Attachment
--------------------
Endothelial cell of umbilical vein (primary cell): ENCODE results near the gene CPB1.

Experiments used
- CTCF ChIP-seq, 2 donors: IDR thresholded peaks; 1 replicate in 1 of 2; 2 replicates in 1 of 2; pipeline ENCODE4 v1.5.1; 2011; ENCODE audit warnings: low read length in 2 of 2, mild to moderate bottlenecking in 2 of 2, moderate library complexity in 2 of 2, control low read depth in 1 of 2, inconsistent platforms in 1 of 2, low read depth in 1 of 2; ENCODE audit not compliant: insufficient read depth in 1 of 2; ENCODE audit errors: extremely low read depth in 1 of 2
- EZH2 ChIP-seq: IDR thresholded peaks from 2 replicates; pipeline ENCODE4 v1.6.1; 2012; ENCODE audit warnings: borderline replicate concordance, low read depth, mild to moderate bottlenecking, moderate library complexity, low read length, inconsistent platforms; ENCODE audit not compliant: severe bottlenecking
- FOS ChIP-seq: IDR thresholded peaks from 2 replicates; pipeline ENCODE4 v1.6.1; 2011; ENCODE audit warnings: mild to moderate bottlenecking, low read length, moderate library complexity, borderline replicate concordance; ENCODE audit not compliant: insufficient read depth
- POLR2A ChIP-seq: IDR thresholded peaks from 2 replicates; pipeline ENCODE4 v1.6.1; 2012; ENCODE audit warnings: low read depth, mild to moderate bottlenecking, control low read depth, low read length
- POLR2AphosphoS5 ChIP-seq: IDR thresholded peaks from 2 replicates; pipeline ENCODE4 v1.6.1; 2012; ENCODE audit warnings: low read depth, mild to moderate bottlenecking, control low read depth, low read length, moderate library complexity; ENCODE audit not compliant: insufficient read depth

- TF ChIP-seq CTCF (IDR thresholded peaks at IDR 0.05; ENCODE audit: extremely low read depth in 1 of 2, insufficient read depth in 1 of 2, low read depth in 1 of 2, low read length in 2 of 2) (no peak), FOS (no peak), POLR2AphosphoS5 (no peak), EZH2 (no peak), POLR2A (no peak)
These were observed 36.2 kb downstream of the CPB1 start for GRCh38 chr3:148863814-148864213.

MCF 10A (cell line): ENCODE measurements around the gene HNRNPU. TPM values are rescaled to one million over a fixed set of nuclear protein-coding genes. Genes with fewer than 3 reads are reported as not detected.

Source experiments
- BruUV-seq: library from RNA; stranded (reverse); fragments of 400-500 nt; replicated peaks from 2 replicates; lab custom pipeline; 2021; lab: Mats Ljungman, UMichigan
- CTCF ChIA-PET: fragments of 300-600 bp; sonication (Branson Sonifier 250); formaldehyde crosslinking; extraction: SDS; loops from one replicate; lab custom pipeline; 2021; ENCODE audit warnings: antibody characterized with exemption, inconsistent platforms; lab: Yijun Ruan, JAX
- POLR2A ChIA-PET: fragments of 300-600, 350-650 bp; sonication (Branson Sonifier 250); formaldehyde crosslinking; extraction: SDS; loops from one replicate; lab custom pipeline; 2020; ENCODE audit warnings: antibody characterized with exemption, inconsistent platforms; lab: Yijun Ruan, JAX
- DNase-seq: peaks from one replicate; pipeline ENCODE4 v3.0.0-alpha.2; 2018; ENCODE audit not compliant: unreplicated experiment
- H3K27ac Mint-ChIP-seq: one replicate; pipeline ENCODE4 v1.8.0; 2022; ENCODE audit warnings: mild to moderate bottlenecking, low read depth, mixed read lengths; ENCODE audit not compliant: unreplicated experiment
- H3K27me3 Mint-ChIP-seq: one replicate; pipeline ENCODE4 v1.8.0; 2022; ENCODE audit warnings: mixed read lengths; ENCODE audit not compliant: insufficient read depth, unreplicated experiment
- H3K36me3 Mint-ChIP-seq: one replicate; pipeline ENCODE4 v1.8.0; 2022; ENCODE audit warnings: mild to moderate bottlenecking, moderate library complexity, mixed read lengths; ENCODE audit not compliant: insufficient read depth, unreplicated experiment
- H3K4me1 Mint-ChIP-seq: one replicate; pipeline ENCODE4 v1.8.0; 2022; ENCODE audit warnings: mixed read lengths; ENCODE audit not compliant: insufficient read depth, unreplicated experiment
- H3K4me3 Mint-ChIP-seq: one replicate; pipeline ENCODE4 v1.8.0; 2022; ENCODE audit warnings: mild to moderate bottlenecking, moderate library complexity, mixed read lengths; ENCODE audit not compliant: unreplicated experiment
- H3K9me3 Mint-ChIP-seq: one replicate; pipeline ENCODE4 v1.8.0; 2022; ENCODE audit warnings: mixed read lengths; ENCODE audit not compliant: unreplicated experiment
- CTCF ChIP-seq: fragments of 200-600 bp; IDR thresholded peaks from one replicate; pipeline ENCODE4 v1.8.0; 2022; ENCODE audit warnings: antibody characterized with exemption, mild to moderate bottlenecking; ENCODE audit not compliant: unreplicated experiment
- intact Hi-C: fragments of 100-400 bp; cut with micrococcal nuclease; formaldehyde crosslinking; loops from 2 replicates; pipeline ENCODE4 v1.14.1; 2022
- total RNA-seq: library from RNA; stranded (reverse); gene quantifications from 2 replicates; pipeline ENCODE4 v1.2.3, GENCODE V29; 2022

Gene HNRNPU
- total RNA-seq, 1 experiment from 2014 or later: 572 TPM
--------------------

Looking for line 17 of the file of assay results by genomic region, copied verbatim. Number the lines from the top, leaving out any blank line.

- H3K27me3 Mint-ChIP-seq: one replicate; pipeline ENCODE4 v1.8.0; 2022; ENCODE audit warnings: mixed read lengths; ENCODE audit not compliant: insufficient read depth, unreplicated experiment